It's not like the whole world is invested in this mythology. It's Sam in his private moments trying to lead like a little side thing... I'm happy so far about how we haven't gotten bogged down by the mythology. I think the audience is going to be asking the questions Sam is asking. Even for me, I love shit with mythology but - and sometimes when I hear standalone I think it's instantly going to be boring, it's not going to be the juicy stuff. The great thing about this particular show - again you know from the BBC, you're going to get a down and dirty cop show, sort of this anti-procedural show in many ways, then you're getting this cool, trippy, what the fuck goes on stuff, and then you're getting that it's wildly funny at times. There's shit like Harvey Keitel and Jason O'Mara getting into a slap fight with each other, whacking the shit out of each other running through Central Park in their tidy whiteys chasing a suspect as Paul McCartney's "Wings" plays. If I could say, "Oh, it's a procedural we don't need to worry about the mythology as much," that wouldn't feel like enough. But the fact that you're also getting this great fucking humor to it, some romance, the stuff with him and Gretchen is really sweet, the fact that he's disconnected from his love, trapped in time, it's a wonderful bouillabaisse.
BFS: Will you still have the Test Card Girl?
JA: It's funny we don't because the Test Card Girl is a real thing on the BBC. Because I asked them about that, I wanted to do it because she's so creepy. And then they said to us, in the nicest possible way, it would be kind of weird because that's a real thing from the BBC. So what we did was, we have a whole other thing that I will let surprise you. In the second episode, actually you know what, I'll show it to you. [EDITOR'S NOTE: Josh goes on to discuss a very big secret about the show - unrelated to the little girl or what follows - so we're going to omit the bulk his comments until the episode airs.] So the thing about the little girl, what we did in place of her - because we love the whole children's television show thing... we created our own. You know what I wanted to do? He was the guy, that painter, although he didn't come on in '73 - Bob [Ross]. Having that guy, who's now not with us, but having him and CG like he's painting a beautiful little cloud here and us CG him painting Lisa Bonet's face or something like that, like trippy shit like that. It wasn't on in 1973 though! [Laughs.]
So what we did do was we created Cowboy Dan. And Cowboy Dan is our children's cowboy show. And we got this great actor to play it, it's a simple backdrop wall and there's a little saloon and a cactus. And he's like [in cowboy accent], "Hello kids, it's Cowboy Dan! And here's my horse Victor!" And it's all very bare bones. So we shot 12 Cowboy Dan episodes to be shown at various times in the series and he'll kind of become his own presence. Literally some of them are him just saying like normal TV show shit and then all of a sudden he becomes freaked out and paranoid and says stuff like, "Kids, they're lying to you! They never went up to the moon! We brought the moon down to us! Don't believe them when they told ya - the moon is coming down as we speak!" And then he'll restart the show all jolly again but he'll stop after a second and say, "Sam, Sam Tyler. Tell me when you came back from 2008, did you bring with ya some of them Tupac Shakur CDs?" Just the most bizarre shit.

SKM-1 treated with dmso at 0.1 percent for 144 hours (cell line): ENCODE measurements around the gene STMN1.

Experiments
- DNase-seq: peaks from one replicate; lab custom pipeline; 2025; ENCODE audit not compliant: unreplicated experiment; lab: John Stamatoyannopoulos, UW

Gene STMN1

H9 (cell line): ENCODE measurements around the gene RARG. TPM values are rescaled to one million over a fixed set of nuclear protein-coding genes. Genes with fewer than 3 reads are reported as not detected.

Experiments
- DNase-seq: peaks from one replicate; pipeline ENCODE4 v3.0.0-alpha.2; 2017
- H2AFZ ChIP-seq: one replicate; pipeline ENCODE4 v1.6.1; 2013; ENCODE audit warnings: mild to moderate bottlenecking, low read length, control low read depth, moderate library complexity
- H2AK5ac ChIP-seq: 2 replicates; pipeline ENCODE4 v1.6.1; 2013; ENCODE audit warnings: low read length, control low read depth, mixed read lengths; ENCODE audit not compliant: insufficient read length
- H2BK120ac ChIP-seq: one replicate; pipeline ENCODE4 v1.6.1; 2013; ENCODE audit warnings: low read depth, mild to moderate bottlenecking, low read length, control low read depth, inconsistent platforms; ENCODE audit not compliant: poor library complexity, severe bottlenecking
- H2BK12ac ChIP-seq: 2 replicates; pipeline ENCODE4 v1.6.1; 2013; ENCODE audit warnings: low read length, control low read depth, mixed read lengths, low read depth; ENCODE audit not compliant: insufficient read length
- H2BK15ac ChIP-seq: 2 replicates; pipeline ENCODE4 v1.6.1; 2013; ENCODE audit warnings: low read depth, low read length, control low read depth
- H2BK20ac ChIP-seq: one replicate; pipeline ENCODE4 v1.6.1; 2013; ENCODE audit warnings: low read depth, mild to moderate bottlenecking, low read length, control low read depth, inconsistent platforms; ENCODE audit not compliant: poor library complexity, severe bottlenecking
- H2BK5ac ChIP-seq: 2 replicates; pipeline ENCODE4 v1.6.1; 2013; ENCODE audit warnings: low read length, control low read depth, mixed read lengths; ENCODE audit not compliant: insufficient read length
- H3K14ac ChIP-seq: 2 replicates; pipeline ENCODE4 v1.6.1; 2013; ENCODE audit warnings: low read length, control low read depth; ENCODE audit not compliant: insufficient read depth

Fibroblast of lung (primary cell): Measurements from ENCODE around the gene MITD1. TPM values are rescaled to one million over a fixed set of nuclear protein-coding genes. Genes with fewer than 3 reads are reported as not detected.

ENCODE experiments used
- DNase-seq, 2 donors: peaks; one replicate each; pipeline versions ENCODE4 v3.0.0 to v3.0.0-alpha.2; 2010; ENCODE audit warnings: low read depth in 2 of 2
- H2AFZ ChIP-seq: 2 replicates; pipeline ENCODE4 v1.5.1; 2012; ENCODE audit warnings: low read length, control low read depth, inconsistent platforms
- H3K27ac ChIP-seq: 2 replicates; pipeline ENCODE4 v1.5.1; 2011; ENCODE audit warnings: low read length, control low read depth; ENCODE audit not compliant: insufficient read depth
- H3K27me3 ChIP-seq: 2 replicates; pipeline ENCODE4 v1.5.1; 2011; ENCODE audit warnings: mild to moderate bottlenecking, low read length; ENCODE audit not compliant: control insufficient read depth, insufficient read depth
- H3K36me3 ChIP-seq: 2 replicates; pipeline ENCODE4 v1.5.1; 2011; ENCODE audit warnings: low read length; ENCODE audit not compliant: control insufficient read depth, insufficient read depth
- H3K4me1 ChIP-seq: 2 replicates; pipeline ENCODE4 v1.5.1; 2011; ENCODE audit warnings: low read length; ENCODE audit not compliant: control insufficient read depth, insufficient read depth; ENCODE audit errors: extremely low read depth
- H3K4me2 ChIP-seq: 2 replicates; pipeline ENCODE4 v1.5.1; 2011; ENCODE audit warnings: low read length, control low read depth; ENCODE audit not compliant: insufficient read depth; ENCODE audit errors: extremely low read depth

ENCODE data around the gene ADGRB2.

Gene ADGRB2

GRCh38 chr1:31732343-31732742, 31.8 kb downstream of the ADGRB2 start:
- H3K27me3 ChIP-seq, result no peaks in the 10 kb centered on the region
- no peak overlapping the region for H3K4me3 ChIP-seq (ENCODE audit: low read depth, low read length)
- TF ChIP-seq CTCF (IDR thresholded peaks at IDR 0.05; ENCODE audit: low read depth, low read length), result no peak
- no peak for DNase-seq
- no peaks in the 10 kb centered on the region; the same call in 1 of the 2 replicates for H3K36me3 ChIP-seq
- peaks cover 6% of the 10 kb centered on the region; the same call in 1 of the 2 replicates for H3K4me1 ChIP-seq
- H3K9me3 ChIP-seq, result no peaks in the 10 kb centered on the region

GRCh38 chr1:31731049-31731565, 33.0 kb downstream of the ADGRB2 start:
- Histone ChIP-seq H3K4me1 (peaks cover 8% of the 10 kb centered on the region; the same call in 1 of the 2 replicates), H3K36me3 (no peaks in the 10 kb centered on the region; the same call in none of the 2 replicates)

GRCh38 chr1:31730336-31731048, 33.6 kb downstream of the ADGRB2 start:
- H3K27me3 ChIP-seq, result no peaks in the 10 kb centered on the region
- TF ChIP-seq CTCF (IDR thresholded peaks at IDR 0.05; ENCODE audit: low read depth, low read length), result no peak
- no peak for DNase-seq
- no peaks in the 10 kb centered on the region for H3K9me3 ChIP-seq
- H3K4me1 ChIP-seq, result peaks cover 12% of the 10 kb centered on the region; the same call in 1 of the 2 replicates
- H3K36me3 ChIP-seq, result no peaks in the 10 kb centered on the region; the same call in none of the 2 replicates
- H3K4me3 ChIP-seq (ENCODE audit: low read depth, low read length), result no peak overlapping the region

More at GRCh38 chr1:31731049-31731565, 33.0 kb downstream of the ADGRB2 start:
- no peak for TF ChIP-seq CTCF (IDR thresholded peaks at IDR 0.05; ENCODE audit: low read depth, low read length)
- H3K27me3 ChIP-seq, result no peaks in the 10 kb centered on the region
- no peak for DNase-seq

BFS: So when you found out Harvey Keitel and Michael Imperioli closed, did that change what you initially thought their characters - or the show even - were going to be?
JA: I would be lying if I didn't say... Hunt was always a major part of the show in the BBC version. I'd be lying if I didn't say when I got Michael Imperioli, Ray who was not an important part of the original - at least in the first season in that he was just more kind of a tough [guy] - Michael, no actor I've ever worked with can take any line and make it work... he's incredible, he's so fucking good. And so yeah we absolutely beefed up the Ray role for Michael. There was always this sense that he and Sam didn't like each other in the British version, but here it's like this is his real nemesis within the squad room. They're part of the same squad but they can't fucking stand each other. And we've also added some cool guest characters. Do you watch "Oz?" Lee Tergesen is on the show. And Dean Winters. Do you watch "The Wire?" Clarke Peters, Lester Freamon, plays [Sam's] lieutenant in 2008... we're getting all those great East Coast guys. Everybody on the show is like one of my favorite actors on the planet. It's really cool.
BFS: At the end of the day, what do you hope people get out of the show? Is there a particular experience you're going for with "Life on Mars" you can't get anywhere else?
JA: I think it is truly, like the BBC version, if you give it a try it is a truly, genuinely unique - there's nothing like it on television to experience. It isn't even a riff on something you can find somewhere else. It's a whole new take on the cop show, plus having this mythological element, plus being a really poignant period piece, plus being a romance, plus being wildly, outrageously funny. Let me put it this way - trust the good people of the United Kingdom, this thing is really special. And also, I will say this - if you want to watch a good cop show every week, you'll get that in a way that's unlike any other cop show on TV, because again they didn't have this crime scene technology - it's all about going to back to gut and instinct. If you miss sort of those old school, more character driven cop pieces you'll get that. Plus you'll get more genres than you can fit in a hat!